QM2 Transatlantic Eastbound: Queen Mary 2 (QM2) Cruise Review by mariepr
Overall Member Rating
QM2 Transatlantic Eastbound
Embarkation: New York (Manhattan)
While docked in Redhook the starboard side of the promenade deck is the center of social activity. Many choose to lounge and just take in the sight of the Statue of Liberty and New York harbor. As for the port side of the ship -â€" well, that's a lovely view of the Brooklyn container yard.
The ship was showing wear and tear from constant use. On the promenade deck the caulking was rising proud in a lot of places. Easy to feel if one is wearing thin soled dress shoes. "Dips" in the carpet and floor were also noticeable especially in high traffic areas such as the Purser's Desk.
The More stateroom steward rings within the first twenty minutes on board and introduces himself. The Grill staterooms have welcome aboard sparkling wine, chocolate covered strawberries, and fresh fruit that is replenished as needed. On the negative side, the bed cover is more than a bit frayed. The tea table that is supposed to pneumatically pop up for dining doesn't. The television was a CRT and not a flat screen. A lot of these things however will be addressed in the November refit.
The sail away was a real celebration. The outside decks were alive with seemingly everybody outside and enjoying a sail away from New York that few will ever experience. This time, a Cunard Insights lecturer gave a narration as we move into the harbor. He did a good job in making people feel that they were part of a great ocean liner tradition that manages to continue today. The QM2 puts on quite a show for the Staten Island Ferry passengers. It's quite a feeling of privilege to be on this magnificent ship instead of the working person's harbor shuttle. As we approach the Verrazano Narrows Bridge everyone awaits the dramatic moment - will her funnel clear the bridge? (Yes, she made it under!)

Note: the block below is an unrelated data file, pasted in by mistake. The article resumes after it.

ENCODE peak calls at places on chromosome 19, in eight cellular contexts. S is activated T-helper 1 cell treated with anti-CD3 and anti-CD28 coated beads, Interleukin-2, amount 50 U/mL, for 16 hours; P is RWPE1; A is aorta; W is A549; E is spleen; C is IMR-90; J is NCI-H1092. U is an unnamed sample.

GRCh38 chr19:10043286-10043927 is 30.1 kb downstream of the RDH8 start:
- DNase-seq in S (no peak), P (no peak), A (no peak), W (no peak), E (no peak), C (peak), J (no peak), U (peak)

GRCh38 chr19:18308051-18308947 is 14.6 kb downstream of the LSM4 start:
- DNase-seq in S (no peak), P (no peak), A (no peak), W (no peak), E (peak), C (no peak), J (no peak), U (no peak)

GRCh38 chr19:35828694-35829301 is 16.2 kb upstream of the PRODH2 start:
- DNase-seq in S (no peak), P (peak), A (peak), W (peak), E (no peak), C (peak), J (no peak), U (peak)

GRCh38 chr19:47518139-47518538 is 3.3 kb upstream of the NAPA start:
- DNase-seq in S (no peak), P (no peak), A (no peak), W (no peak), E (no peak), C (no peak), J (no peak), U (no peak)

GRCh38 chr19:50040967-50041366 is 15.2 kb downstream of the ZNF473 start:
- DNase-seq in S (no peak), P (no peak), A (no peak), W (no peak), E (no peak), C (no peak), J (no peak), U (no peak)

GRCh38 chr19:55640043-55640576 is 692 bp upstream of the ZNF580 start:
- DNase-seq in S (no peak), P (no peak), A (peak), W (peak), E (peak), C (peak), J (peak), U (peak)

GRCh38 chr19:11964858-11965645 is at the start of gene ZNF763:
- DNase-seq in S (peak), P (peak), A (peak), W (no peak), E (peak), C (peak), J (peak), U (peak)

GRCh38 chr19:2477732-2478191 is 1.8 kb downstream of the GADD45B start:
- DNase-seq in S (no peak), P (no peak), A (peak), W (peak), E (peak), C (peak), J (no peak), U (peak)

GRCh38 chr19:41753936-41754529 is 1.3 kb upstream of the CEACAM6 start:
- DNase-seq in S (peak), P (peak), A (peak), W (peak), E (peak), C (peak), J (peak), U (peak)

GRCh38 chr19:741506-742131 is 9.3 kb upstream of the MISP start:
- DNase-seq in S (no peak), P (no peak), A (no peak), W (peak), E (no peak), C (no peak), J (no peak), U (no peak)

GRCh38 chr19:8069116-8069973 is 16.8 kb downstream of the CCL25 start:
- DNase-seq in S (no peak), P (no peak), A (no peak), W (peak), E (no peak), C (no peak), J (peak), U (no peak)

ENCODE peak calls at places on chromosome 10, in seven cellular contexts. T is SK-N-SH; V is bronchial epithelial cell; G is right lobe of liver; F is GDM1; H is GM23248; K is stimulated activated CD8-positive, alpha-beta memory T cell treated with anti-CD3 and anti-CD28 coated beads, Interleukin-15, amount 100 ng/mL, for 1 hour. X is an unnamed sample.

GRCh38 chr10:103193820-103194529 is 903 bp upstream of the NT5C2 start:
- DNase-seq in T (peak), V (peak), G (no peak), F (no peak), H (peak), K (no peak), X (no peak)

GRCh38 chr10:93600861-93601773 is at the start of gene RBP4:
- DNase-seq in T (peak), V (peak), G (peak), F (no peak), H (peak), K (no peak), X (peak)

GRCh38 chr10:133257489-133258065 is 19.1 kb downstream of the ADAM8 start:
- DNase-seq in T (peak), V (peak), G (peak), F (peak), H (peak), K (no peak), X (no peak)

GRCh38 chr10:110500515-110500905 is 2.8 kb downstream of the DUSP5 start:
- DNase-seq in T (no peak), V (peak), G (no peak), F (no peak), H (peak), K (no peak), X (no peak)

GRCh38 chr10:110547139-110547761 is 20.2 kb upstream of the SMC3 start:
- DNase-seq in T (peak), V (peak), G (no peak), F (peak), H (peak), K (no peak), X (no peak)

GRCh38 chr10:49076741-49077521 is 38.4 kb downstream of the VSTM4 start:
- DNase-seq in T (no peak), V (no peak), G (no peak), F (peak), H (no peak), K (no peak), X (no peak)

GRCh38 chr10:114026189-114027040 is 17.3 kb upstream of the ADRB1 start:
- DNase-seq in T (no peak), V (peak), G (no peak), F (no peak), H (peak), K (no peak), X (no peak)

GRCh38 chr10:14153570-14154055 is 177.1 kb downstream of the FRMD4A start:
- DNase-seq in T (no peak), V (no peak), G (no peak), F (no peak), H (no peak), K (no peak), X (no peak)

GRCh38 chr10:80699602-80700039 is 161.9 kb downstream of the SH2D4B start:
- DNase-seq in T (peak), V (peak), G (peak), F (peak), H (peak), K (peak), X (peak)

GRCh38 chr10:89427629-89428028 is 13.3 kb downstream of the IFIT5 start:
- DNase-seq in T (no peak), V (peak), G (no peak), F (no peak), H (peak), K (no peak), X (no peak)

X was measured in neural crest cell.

Once out a sea, it become obvious why the QM2 has wind screens instead of cabanas. At times we encountered near gale force winds that would blow that stuff off. When the weather conditions require it certain doors to the promenade deck were blocked off. On this crossing we had two days where we were following a storm that caused the ship to pitch. One day the sea state was "very rough" meaning waves of 10-14ft. The stabilizers however minimized the rolling. The QM2 was specifically engineered to get through seas like this.
Dining in the Princess Grill was very enjoyable with a two part menu -â€" al la carte available every day and plus selections that change daily. I had requested a table for eight, but the largest on this voyage were tables for six. One of my table mates sailed on both the QM2 and QE2, and thankfully he wasn't making comparisons. While never having sailed on the QE2, my experience with the old Yankee Stadium baseball field in New York allows me to have some understanding of how they feel. Like the QE2, the old stadium was showing its age yet was beloved by those who spent many happy times there. Their successors have all the modern amenities but don't have the same atmosphere as their replacements.
Room service on the QM2 is available 24/7 at no additional charge. The standard selections are what would be expected at a business hotel, and Grill passengers also have the option to order from that day's Grill menu. I prefer to have my meals in the dining room since that's what I'm paying for. But one morning I choose a simple room service breakfast because of an early morning Canyon Ranch Spa treatment. (Such disappointments must be accepted with grace on the QM2. I'd rather spend money in the Spa and feel great when I leave rather than spend money in the ship's casino and feel awful when I leave.) It was still pleasant because a balcony stateroom at sea makes for a wonderful ocean sight in the morning. (I really don't see the appeal of the new cruise ships which offer passengers an atrium view of a retail strip mall. I can check into a Motel 6 for that.)
Each morning promenade deck is alive with walkers making some brisk paces around the ship. The wrap around deck really helps make the ship feel so vast. When jogging one can keep going and going until tired instead of having to turn around at a wall.
Unfortunately, the Cruise Critic gathering that was supposed to happen in the Commodore Club never does. That's a profound disappointment as posts in the Cunard forum described it as a congenial gathering that typically includes 10-20 CC members.